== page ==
In efforts to find some resolution to a long-standing quarrel over the Nord Stream 2 pipeline, and to patch up US-German relations in general, US President Biden announced on 21 July a deal with German Chancellor Angela Merkel that allows the completion of the Nord Stream 2 pipeline.
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In return, Ukraine will receive US$50 million in green energy technology credits and a guarantee of repayment for the gas transit fees it will lose by being bypassed by the pipeline until 2024, with a possible 10 year extension.
Merkel and Biden in effect announced a climate and energy partnership, which Biden said will support energy security and the development of sustainable energy in emerging economies in Central Europe and Ukraine.
Commitments have been made by both the US and Germany to ensure increased investment in Ukraine’s energy sector to compensate for any negative fallout from the new pipeline. Germany and the US have both committed to supporting a US$1 billion (€850 million) fund for Ukraine to diversify its energy sources. Germany has guaranteed it will reimburse Ukraine for gas transit fees it will lose and will offer Ukraine support to transition away from coal. Germany has also agreed to sign the ‘Three Seas Initiative’, an EU and US-promoted scheme that aims to boost energy security among countries bordering the Baltic, Black, and Adriatic seas.
Biden’s greenlighting of Nord Stream 2 will puzzle many who watched him revoke the permit for the Keystone XL pipeline on home soil in January. He dislikes both projects, but one got the go-ahead.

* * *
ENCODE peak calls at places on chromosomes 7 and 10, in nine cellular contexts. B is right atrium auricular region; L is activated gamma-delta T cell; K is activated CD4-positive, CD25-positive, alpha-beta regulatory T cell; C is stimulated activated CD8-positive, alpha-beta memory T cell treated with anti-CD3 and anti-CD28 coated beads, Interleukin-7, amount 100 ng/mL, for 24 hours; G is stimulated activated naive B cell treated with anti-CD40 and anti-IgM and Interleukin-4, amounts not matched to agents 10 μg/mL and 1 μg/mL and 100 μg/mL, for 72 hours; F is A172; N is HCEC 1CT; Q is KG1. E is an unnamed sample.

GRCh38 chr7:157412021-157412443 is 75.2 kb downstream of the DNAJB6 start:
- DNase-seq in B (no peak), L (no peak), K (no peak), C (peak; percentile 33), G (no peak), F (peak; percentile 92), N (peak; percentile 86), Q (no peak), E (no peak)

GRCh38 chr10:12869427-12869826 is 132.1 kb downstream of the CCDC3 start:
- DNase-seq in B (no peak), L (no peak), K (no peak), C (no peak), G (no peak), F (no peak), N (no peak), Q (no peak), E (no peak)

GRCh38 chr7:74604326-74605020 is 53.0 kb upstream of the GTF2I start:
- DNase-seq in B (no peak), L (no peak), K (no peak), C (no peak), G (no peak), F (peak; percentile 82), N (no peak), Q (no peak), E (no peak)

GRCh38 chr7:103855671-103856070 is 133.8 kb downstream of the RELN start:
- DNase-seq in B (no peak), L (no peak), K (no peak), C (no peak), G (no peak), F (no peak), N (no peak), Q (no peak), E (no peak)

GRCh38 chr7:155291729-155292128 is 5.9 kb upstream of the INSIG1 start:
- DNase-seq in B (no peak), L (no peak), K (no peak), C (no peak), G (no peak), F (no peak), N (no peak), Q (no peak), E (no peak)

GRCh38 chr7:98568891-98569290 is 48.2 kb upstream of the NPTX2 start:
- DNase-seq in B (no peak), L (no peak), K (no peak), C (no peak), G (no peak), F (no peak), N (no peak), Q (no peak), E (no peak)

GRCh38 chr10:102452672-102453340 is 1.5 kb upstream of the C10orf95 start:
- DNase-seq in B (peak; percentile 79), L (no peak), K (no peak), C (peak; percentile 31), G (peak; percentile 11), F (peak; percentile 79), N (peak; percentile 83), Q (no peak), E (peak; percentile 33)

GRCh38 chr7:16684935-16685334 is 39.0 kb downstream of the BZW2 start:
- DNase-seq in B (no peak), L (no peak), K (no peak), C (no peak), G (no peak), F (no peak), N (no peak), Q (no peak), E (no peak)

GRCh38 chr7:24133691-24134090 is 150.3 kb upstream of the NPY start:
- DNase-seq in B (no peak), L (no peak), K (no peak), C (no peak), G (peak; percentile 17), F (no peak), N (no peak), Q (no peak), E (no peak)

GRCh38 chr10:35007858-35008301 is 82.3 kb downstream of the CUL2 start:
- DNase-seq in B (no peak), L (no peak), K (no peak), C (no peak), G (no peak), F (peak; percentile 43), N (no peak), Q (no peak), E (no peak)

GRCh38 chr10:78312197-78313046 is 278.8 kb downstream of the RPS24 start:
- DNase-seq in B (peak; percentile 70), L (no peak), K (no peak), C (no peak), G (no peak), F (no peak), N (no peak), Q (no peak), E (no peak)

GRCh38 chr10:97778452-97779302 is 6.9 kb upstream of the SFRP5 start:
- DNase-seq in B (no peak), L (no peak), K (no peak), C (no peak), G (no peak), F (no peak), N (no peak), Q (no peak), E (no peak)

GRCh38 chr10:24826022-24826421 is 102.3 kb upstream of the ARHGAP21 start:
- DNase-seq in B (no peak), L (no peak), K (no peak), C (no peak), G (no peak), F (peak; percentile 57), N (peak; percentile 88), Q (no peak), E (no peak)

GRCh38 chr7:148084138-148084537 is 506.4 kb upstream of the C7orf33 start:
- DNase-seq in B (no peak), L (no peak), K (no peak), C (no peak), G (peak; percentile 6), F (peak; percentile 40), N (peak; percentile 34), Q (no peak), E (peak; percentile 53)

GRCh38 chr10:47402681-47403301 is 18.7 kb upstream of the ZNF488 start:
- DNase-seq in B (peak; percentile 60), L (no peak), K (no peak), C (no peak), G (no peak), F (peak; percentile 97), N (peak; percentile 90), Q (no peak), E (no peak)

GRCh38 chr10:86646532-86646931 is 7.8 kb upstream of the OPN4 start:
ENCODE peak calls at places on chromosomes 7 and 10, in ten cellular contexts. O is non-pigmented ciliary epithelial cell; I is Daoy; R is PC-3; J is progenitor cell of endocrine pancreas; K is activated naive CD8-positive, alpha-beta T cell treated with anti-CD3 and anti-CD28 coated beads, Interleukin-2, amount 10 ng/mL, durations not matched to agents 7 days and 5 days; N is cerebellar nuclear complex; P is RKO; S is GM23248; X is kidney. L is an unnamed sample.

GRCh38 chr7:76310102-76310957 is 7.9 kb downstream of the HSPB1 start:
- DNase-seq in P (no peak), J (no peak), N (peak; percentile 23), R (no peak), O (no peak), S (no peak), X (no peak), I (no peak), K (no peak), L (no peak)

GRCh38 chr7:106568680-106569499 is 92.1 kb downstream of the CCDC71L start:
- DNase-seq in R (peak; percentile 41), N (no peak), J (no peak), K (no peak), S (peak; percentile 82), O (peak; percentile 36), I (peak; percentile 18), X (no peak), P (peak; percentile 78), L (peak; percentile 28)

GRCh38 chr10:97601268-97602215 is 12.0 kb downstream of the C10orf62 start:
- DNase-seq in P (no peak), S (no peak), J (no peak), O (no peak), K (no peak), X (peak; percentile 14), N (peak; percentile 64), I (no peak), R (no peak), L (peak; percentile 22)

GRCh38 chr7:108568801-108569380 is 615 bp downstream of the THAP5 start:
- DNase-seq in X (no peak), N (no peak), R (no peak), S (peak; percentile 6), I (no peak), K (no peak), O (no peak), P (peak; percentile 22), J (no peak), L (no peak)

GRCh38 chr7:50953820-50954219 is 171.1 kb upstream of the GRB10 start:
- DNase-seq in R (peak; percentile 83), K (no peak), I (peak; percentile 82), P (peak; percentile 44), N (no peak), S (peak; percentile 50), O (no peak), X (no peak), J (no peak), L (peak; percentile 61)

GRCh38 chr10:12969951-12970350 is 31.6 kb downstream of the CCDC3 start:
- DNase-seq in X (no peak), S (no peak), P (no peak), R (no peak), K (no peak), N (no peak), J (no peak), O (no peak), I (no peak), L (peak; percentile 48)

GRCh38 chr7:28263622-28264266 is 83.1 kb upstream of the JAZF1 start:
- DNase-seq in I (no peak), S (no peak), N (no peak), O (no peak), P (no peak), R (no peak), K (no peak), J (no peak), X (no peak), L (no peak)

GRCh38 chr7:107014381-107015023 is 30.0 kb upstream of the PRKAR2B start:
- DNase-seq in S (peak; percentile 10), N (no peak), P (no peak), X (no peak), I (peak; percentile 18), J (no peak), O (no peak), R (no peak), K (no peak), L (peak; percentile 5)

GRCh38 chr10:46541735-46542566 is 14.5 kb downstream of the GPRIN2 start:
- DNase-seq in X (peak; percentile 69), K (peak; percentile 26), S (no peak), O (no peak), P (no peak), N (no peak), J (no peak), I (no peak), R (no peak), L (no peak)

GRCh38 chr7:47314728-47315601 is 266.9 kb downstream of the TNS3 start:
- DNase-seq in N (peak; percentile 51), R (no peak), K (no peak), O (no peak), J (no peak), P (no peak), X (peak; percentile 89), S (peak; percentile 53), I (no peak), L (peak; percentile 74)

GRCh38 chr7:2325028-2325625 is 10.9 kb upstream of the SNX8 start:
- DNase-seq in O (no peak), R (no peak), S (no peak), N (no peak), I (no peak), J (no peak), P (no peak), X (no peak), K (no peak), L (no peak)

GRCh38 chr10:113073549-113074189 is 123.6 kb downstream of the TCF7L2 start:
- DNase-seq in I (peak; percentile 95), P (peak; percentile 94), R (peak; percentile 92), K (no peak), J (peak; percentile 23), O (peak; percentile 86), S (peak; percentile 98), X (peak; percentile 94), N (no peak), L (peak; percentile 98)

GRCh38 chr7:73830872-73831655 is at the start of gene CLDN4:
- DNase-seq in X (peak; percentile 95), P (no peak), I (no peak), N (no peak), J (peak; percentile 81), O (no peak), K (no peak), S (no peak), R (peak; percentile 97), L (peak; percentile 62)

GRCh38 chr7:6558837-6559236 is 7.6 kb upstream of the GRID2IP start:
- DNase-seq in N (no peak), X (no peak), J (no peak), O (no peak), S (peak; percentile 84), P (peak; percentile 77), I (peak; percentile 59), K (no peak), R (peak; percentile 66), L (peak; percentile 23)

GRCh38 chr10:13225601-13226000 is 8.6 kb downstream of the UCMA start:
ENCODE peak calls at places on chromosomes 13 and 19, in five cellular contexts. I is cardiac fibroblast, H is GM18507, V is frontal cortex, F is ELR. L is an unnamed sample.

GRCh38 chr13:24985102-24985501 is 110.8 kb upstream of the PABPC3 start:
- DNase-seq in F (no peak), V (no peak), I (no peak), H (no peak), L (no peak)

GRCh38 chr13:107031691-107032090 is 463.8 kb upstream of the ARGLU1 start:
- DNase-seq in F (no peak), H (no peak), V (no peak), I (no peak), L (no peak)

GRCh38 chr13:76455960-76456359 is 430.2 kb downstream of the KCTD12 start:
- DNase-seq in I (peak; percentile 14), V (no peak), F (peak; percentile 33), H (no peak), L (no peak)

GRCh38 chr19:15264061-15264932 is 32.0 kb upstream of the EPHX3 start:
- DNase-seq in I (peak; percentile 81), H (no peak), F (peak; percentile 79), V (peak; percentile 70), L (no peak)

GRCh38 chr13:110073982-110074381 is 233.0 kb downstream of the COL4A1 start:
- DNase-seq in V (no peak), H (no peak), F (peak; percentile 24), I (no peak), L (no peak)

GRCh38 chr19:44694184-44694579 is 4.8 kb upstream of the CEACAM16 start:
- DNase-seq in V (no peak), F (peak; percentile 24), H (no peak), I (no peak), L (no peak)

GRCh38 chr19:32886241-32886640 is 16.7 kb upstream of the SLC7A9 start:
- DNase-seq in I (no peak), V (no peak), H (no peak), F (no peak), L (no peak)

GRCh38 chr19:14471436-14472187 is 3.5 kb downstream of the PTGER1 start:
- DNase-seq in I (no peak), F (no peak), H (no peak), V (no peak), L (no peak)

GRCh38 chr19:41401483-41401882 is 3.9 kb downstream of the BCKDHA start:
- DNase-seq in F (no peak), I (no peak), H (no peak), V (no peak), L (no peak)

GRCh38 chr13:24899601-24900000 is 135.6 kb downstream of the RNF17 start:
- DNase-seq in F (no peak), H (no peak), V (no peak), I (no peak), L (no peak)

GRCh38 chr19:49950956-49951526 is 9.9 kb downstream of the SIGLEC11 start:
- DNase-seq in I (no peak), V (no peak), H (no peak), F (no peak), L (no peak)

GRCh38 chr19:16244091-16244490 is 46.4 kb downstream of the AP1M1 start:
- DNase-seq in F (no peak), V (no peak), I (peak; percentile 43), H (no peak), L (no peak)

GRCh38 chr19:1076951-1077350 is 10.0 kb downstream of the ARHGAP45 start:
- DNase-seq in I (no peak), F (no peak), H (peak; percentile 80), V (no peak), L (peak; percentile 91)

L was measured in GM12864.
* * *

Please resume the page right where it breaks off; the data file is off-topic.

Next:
The funding for alternative energy and development projects may be slim reward for countries like Ukraine and Poland, on whom Russia will cease depending for transit rights to supply Western Europe with energy, and who will feel increasingly geopolitically vulnerable.
This seems like a U-turn for Biden and a massive win for the EU. In a press conference with Merkel earlier in July, Biden stated: “While I reiterated my concerns about Nord Stream 2, Chancellor Merkel and I are absolutely united in our conviction that Russia must not be allowed to use energy as a weapon to coerce or threaten its neighbours” but went on to say “My view on Nord Stream 2 has been known for some time. Good friends can disagree, but by the time I became President, it was 90% completed and imposing sanctions did not seem to make any sense.” The President waived sanctions against the Swiss-based pipeline operator Nord Stream 2 AG in May. Nord Stream 2 AG is owned by the Russian state energy company Gazprom.
The eagle-eyed among you will have noticed the new logo we are proudly displaying on the contents page this month. As a magazine with print distribution, we know that we need to commit to reducing our impact on the environment. We use carbon balanced paper to reduce carbon impact and protect endangered species. Carbon balancing is delivered by World Land Trust, an international conservation charity, which protects the world’s most biologically important and threatened habitats acre by acre. Its Carbon Balanced Programme offsets emissions through the purchase and preservation of ecologically important standing forests under threat of clearance, locking in carbon that would otherwise be released. This is now recognised as one of the swiftest ways to arrest the rise in atmospheric CO2 and global warming effects. Sir David Attenborough, a patron of the trust, says: “The money that is given to the World Land Trust, in my estimation, has more effect on the wild world than almost anything I can think of.” I like to think of it as our own climate and energy partnership.